Ideally, you get only one attempt to play through the piece, like at an entry exam to a music school. However, to build the confidence of the beginner, it’s okay to play the example again during the first stages of sight reading development. Students will ask for that second chance and it goes a long way toward making them comfortable with this (initially daunting) process. I usually devote a series of 4-5 lessons to sight reading and give some examples to cover at home. All of my students end up really enjoying sight reading lessons because they get a distinct sense of accomplishment. It’s very important to start with the simplest pieces possible, no more than one line and take enough time with a variety of textures, time/ key signatures and rhythms before moving on to longer examples.
10 Steps for “Reading” Through the Example
Here is a list of things to look at before starting, in what I consider a preferable order. It will take a while at first to cover all of them. I start my students off by talking through every point below at the lesson as they tell me everything they see. It becomes a conversation, and puts them at ease. Reviewing proper terminology is an added bonus here. At first, this may take as long as 10-15 minutes per example so it’s important to let them know that it’s okay to take time.
- What is the key signature (if the key signatures aren’t memorized, keep a handy sheet with all of them), then is this a major or minor key? Look at the end for clues (bass tonic note or chord in most examples) and notice (or point out) the giveaway raised 7th step of harmonic minor, if applicable.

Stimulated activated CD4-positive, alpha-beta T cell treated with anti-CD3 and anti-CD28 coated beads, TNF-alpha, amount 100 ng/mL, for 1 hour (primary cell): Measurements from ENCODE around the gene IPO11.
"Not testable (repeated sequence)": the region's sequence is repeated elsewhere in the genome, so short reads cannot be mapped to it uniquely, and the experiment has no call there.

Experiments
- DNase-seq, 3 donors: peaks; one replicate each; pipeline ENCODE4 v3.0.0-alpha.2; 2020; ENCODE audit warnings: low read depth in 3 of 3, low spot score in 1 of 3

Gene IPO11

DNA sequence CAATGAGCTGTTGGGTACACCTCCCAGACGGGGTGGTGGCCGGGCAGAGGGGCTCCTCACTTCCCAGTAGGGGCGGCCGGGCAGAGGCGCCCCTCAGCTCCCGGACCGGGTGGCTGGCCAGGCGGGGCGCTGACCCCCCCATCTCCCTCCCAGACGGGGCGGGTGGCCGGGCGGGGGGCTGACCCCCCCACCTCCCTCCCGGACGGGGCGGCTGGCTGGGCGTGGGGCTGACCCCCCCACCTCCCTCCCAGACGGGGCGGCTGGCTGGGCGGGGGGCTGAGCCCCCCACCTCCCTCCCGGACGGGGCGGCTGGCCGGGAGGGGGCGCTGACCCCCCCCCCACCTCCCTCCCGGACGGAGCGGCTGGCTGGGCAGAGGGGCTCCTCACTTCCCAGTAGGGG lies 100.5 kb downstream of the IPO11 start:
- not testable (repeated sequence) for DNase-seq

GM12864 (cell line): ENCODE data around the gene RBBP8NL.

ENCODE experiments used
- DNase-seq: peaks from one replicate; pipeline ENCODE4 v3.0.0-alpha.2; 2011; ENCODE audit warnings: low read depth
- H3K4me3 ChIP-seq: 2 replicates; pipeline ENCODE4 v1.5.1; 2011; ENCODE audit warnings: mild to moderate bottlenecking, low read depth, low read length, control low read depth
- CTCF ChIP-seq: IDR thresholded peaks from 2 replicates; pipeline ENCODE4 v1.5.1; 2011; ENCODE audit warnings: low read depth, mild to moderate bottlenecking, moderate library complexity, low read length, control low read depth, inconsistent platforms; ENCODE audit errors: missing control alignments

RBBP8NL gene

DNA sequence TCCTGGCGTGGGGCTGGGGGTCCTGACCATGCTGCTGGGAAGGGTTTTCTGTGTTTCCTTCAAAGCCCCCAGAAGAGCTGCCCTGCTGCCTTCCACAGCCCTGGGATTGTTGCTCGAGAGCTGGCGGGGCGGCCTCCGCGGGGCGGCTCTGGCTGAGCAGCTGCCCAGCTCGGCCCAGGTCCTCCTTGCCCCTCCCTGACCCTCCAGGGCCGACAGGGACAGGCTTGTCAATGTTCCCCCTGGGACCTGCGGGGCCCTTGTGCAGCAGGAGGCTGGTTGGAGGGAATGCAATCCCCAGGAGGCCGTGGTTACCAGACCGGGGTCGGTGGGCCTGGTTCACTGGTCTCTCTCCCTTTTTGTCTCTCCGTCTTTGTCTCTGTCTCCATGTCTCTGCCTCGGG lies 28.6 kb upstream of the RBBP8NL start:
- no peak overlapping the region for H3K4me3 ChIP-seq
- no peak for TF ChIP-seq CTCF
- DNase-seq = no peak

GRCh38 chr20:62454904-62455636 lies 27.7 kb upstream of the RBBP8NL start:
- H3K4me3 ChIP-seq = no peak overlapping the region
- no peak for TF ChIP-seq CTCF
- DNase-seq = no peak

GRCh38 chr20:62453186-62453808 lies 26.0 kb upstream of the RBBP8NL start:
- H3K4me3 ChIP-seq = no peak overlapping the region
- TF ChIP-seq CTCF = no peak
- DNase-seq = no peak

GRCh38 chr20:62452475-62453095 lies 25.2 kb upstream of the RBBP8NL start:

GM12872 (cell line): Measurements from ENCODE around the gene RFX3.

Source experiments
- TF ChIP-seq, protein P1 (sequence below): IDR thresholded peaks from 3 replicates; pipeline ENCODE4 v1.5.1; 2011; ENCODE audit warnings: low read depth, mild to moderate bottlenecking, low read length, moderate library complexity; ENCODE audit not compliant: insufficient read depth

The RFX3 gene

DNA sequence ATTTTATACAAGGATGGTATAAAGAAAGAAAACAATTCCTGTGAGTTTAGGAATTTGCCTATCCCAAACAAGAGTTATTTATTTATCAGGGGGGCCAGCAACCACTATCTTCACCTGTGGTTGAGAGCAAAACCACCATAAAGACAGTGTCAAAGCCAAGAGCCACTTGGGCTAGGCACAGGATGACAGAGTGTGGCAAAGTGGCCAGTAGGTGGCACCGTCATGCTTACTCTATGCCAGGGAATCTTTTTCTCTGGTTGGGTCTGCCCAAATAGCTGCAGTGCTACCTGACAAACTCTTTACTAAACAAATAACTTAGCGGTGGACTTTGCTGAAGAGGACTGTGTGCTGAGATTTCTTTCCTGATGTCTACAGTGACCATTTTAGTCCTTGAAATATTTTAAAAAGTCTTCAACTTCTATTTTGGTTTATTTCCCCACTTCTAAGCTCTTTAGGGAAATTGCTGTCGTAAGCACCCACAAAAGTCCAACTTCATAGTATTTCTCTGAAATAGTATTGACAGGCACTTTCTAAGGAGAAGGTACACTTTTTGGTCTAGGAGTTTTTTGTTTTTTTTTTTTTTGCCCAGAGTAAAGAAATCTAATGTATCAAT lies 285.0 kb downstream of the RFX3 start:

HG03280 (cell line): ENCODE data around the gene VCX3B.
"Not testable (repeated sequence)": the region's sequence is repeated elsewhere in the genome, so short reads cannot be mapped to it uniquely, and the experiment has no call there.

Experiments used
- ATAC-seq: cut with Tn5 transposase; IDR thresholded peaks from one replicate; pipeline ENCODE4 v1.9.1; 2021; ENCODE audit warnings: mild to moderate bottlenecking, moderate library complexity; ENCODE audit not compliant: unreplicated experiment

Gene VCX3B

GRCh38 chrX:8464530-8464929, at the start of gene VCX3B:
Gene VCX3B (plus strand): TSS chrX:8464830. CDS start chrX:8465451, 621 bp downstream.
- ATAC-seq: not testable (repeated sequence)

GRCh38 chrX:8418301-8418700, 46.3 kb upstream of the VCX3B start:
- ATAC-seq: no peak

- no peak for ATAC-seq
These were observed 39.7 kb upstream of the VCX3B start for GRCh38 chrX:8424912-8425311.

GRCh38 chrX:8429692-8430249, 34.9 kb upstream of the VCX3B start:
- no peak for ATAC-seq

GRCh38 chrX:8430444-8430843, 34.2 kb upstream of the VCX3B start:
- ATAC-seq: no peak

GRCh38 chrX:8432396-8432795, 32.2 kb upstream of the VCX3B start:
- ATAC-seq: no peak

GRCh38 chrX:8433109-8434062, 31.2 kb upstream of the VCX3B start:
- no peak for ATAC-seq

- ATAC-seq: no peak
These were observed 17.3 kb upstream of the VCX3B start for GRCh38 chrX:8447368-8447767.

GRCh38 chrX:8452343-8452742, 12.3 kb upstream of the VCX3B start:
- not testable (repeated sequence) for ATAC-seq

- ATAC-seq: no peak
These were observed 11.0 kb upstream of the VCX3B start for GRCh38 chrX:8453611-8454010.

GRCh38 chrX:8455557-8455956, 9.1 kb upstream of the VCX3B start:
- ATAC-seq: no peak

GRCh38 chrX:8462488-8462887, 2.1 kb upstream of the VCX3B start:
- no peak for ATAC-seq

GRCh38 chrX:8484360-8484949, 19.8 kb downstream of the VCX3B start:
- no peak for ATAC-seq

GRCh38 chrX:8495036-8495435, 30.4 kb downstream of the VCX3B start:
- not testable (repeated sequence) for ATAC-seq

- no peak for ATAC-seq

- Find accidentals throughout the entire example. Are there any measures where a note with an accidental repeats? The latter is a common oversight.
- What is the time signature? Students often take a long time internalizing the meaning of the bottom number. Figure out the counting syllables, including the “ands” in between beats. Dotted rhythms should be acknowledged.
- What are the most common note lengths, rhythmic patterns, RESTS, TIES? Students often disregard the time values of rests and confuse ties with slurs.
- What are the clefs used? There can be unusual clef settings: RH starting in bass, vice versa, or a clef change at any point of the piece.
- Which hand has the melody, which has harmony? This will apply to most pieces. Do they switch at any point?
- Do the hands play together or separately? When do they play together? Often if a simple tune starts with only one hand a student is not prepared for the entrance of the other one.
- What are the fingerings and range of pitches on each hand? In the simplest examples there will be a specific 5-finger position. See if and when a hand has to change positions.
- Note the intervals: in simple pieces with one note at a time are the distances steps or skips? If skips, what are the intervals? If two or more notes at a time: what intervals or chords are there? This presumes knowledge of intervals and perhaps chords. If those concepts aren’t familiar, this is a good time to consider learning basic music theory.
- Rhythmic and melodic patterns: are there repeated figures/measures/sections large or small? Are there any melodic sequences (patterns repeating but starting from another pitch?)
Three Additional Steps for a Little Later